What does it mean to live during wartime away from the battle zone? What is it like for citizens to go about daily routines while their country sends soldiers to kill and be killed across the globe? Timely and thought-provoking, War at a Distance considers how those left on the home front register wars and wartime in their everyday lives, particularly when military conflict remains removed from immediate perception, available only through media forms. Looking back over two centuries, Mary Favret locates the origins of modern wartime in the Napoleonic era and describes how global military operations affected the British populace, as the nation’s army and navy waged battles far from home for decades. She reveals that the literature and art produced in Britain during the late eighteenth and early nineteenth centuries obsessively cultivated means for feeling as much as understanding such wars, and established forms still relevant today.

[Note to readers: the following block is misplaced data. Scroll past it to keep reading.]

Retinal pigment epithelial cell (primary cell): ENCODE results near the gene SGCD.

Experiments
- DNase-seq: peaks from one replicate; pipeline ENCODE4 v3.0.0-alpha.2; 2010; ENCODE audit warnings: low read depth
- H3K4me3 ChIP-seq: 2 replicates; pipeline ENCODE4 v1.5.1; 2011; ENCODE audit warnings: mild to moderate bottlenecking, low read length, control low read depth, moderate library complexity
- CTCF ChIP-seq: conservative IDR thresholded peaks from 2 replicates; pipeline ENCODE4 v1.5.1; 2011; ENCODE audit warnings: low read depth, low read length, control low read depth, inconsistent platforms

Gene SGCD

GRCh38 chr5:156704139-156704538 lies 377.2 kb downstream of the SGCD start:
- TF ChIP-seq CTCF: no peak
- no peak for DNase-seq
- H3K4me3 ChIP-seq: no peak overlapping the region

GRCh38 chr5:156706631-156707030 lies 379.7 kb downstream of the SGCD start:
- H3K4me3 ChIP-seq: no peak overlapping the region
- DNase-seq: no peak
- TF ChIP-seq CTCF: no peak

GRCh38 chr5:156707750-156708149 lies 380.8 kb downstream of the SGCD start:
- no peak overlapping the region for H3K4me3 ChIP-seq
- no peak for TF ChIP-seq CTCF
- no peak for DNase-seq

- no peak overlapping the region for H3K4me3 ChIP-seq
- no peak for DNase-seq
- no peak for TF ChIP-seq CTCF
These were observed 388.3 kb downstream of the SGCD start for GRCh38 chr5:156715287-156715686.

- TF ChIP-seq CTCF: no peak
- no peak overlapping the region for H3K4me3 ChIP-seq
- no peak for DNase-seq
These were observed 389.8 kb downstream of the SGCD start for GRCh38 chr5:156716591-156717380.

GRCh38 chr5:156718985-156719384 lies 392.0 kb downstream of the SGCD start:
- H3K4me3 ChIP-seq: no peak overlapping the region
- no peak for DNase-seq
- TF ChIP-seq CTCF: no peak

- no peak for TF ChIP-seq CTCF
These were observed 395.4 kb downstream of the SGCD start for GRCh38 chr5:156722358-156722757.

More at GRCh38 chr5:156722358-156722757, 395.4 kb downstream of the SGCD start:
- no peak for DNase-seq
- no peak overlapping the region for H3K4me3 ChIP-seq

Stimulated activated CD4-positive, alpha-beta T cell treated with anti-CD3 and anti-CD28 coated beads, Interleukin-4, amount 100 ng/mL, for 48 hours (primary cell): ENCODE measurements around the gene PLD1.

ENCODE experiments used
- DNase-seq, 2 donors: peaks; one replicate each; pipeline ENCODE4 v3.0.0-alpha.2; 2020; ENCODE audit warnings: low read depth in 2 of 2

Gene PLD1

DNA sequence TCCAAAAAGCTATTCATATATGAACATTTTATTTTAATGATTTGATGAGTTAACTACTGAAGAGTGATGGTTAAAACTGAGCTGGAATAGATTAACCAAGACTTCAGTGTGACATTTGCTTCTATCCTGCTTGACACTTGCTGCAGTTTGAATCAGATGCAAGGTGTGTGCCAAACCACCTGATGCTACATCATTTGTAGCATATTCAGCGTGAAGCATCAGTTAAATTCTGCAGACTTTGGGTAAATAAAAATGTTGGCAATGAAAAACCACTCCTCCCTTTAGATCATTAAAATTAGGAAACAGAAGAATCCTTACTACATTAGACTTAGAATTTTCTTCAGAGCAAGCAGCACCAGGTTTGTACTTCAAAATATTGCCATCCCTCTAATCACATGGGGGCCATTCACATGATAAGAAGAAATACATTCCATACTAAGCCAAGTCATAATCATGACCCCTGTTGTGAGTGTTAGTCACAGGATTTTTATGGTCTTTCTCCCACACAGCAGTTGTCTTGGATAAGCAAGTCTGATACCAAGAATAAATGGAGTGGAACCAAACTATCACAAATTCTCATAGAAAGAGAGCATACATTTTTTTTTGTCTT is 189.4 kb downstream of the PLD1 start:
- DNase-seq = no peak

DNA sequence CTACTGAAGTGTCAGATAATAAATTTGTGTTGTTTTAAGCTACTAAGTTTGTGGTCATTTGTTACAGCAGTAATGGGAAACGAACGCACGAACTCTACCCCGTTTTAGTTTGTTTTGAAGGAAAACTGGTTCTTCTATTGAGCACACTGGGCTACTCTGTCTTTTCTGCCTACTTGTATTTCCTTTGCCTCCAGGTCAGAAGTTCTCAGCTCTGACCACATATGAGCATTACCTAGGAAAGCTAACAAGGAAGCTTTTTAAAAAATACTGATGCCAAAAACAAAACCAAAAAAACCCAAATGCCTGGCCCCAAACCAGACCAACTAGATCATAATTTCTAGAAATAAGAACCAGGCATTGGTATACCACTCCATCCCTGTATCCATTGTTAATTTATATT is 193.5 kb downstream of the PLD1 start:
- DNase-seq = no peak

Favret examines wartime literature and art as varied as meditations on the Iliad, the history of meteorology, landscape painting in India, and popular poetry in newspapers and periodicals; she locates the embedded sense of war and dislocation in works ranging from Austen, Coleridge, and Wordsworth to Woolf, Stevens, and Sebald; and she contemplates how literature provides the public with methods for responding to violent calamities happening elsewhere. Bringing to light Romanticism’s legacy in reflections on modern warfare, this book shows that war’s absent presence affects home in deep and irrevocable ways.